The defendant on March 28, 1921, purchased of the plaintiff an amusement device known as the "Dodgem," consisting of fifteen cars, and on May 16, 1921, she bought three additional cars and gave in payment her promissory note. The case was tried on the second count of the declaration, which is for the balance with interest of the contract price due on the first purchase, and on the third count to recover the amount of the note with interest according to its tenor. The defendant, relying on the averments of her answer, made an offer of proof, that prior to the purchase of any of the cars the plaintiff wrote the defendant that "We are putting in the very best of material and that costs money, very much more than we anticipated, but the result is worth it, the new cars will last for many years without repairs of any kind"; and that the plaintiff's duly authorized agent, prior to the purchase of said cars, told the defendant at different times that "said cars were constructed of first-class material, and that they would stand up and perform the service required of them and would not require any repairs for several years"; that "said cars soon after delivery showed faulty construction and were continually out of repair and that a number of said cars became useless and they were wholly unfit for the service intended for, causing the defendant great financial loss, and that the defendant has offered to return said cars and rescind the contract of sale"; that "the defendant wholly relied on the representations of the plaintiff's agent as to the workmanship and stability of said cars and had no means of personal knowledge to the contrary, and that an inspection would not disclose their faulty construction or latent defects."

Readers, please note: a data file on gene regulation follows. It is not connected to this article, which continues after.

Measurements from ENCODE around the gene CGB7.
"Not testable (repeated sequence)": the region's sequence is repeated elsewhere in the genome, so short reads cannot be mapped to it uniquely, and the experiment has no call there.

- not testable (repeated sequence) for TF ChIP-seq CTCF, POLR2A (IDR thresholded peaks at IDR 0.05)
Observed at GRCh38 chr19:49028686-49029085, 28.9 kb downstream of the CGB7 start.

The offer of proof was properly excluded, and the verdict for the plaintiff was ordered rightly. The sale of all the cars was under contracts in writing in which no express warranty of any kind appears. The exceptions state, that the plaintiff held letters patent issued by the United States on the device, and that the cars were sold under the name of " 'Dodgem Cars', which name had been copyrighted in the United States Patent Office." The sale having been of a specific patented article under its trade name, there was no implied warranty of fitness for any particular purpose. G.L.c. 106, § 17, cl. 4. It was so assumed in Boston Consolidated Gas Co. v. Folsom, 237 Mass. 565, 568, and there is no sufficient reason why the statute should not be followed in the case at bar. Quemahoning Coal Co. v. Sanitary Earthenware Specialty Co. 88 N.J. Law, 174. The contracts which are complete and unambiguous have not been rescinded, and Bates v. Cashman, 230 Mass. 167, which was a bill in equity to rescind a contract, and Churchill v. Palmer, 115 Mass. 310, 333, where there was an express warranty of the goods sold, cited and relied on by the defendant, are inapplicable on the present record. See Boston Consolidated Gas Co. v. Folsom, 237 Mass. 565, 567.

The defendant also contends, that she is entitled to damages for loss sustained by reason of false representations of the defendant's agent as stated in the offer of proof. But, without deciding whether an action thereon for deceit could be maintained at common law, this cross demand has not been pleaded in recoupment and it cannot be considered. Graham v. Middleby, 213 Mass. 437, 444. Borden v. Fine, 212 Mass. 425, 428. Merchants Heat Light Co. v. J. B. Clow Sons, 204 U.S. 286. See Virginia-Carolina Chemical Co. v. Kirven, 215 U.S. 252.

Exceptions overruled.

Summaries of

Stoehrer Pratt Dodgem, v. Greenburg

Supreme Judicial Court of Massachusetts. Essex
Jan 10, 1925
146 N.E. 34 (Mass. 1925)
Case details for

Stoehrer Pratt Dodgem, v. Greenburg

Case Details


Court:Supreme Judicial Court of Massachusetts. Essex

Date published: Jan 10, 1925


146 N.E. 34 (Mass. 1925)
146 N.E. 34